I suppose it's actually quite natural for Thor and Captain Marvel to pray, given that they're both agents of senior figures. Odin and the old Wizard Shazam are a natural council for the two to seek, given that the stipulations of the event require the losing team's universe be destroyed. If you observe the predominantly red and blue uniforms of the two, however, you might regard them as particularly fitting avatars for the two universes. The reversed red/blue motif manages to repeat itself in Flash/Quicksilver, corrects for Elektra/Catwoman, and gets all jumbled up when Superboy and Spider-man go at it, to a point of meaningless primary coloration, but in these two godly protectors, it seems special, cosmic, appropriate. Part of a newly discovered mythology, revealing string theory secrets that make the multiverse resonate a shared sense beyond its exclusive, officially trademarked reasonings.

I've always employed a philosophy of professional sports in elements of The Comic Book Fight Club format, and it's always fun to see that play out in the comics themselves. Like extras from the post-apocalyptic outskirts of cinema's The Running Man; Snapper Carr and Rick Jones do as they do best, representing the reader by making the follow along at home scorecard a sub-plot, taking bets on winners in opposing booths stationed outside the abandoned fairground setting for the first fight.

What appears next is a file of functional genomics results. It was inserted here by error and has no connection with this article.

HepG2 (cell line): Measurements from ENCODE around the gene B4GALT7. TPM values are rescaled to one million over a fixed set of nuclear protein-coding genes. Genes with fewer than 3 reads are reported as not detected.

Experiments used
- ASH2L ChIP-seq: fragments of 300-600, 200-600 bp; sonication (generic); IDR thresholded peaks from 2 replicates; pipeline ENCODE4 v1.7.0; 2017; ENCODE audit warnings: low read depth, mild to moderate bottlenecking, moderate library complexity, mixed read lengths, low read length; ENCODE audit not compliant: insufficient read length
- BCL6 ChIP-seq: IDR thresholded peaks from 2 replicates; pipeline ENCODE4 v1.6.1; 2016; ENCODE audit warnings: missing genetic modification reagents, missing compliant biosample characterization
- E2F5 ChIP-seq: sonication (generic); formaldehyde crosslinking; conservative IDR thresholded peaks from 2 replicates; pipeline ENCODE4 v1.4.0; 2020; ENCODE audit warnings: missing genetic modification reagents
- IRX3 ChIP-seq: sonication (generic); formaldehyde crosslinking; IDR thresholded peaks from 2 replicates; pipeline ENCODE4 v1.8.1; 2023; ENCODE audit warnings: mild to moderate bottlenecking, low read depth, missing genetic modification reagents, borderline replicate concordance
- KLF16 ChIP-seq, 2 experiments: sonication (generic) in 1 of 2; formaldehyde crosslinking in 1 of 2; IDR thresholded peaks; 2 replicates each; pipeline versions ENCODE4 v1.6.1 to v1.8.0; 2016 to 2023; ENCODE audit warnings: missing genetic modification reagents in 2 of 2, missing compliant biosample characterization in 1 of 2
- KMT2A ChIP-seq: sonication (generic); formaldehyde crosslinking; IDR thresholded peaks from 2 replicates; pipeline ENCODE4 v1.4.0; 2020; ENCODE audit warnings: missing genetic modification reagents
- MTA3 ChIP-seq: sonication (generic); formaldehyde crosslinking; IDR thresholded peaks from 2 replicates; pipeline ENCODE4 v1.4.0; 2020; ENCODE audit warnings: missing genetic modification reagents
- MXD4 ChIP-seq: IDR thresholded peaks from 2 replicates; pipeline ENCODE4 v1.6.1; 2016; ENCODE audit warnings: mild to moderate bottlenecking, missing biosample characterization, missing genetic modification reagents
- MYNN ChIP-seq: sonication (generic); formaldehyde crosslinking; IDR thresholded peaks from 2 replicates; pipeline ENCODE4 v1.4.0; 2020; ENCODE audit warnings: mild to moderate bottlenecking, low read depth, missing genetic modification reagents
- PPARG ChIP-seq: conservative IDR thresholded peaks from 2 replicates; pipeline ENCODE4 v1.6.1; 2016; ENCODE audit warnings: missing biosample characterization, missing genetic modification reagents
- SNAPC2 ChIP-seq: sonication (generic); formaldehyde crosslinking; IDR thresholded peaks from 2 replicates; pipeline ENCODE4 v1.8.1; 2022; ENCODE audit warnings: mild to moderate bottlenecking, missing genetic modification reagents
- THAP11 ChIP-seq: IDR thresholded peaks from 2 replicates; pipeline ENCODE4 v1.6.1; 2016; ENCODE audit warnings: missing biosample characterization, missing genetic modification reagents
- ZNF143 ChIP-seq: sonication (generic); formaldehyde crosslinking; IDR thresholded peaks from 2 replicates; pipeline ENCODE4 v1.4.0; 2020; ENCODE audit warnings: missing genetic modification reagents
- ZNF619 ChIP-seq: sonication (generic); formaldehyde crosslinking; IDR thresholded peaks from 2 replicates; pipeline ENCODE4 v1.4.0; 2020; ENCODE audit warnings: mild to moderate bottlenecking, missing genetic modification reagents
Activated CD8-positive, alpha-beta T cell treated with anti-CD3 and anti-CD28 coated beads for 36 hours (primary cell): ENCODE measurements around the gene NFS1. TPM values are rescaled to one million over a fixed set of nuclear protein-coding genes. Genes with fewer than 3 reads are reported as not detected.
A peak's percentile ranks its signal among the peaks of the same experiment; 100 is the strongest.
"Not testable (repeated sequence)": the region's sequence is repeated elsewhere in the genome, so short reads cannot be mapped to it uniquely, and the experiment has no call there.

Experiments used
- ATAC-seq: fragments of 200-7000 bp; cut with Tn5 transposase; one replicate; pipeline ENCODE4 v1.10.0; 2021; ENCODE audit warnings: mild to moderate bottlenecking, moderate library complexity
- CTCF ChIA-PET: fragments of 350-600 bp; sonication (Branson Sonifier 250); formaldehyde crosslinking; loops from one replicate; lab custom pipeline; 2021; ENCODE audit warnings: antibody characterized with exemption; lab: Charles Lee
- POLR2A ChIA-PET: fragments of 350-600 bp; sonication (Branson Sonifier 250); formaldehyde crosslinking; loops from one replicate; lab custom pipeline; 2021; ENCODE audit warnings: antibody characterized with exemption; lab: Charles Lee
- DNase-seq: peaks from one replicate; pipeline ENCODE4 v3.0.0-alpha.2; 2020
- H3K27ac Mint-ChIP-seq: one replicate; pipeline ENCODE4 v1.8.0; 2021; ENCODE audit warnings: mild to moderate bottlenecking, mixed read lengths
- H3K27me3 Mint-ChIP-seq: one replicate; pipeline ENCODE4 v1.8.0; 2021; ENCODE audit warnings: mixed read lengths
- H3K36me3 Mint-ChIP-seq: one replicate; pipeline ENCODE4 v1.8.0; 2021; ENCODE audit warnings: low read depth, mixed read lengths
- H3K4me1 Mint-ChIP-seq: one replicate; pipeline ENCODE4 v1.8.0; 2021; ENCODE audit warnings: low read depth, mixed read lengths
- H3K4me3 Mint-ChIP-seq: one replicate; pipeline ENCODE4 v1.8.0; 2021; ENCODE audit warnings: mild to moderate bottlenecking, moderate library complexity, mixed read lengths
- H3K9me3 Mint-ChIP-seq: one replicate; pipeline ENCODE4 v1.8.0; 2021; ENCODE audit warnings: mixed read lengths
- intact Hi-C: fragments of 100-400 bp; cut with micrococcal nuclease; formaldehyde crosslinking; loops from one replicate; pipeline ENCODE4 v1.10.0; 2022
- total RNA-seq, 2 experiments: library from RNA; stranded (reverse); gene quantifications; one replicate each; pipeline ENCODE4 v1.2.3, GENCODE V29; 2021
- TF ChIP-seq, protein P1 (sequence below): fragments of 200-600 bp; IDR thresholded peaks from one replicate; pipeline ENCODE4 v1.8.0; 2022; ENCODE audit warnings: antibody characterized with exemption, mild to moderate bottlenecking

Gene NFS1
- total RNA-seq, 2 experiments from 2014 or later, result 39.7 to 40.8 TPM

Crossover one-shots like Green Lantern/Silver Surfer immediately preceeded the four issue mini-series, and I have to believe that each of the fights could easily sustain their own over-sized special, if not a complete mini-series. Afterall, as already lamented upon, this kind of encounter doesn't happen every day. A generous perspective might say that the sudden nature of the interdimensional battles, and the rapid threat of their consequence, elevated an otherwise rote premise of heroes fighting within contradiction to a more intense level. Really, I think it was just a bit of a missed opportunity, particularly given the relationship between the two companies continued for more than a year, resulting in the "Amalgam Age of Comics" and a string of thinly conceived, co-published specials, (including the adventures of jointly created hero of both worlds, Access).

It would have been nice if the battles could have had some of the embellishment a one-shot or series might afford them. It's always nice when a superhero fight can provide something more than the simple slugfest, revealing detail about the characters, or a subtext relevant to the unfolding tale. I think it's healthy to forgive a comic like this for playing it simple and direct, but perhaps more of a sense of strategy and sport might have been appreciated. This was a decade before Ultimate Fighting Championship exploded into the mainstream and brought chess-battle Mixed Martial Arts fights into the family living room, but comics have always been capable of more than their most basic.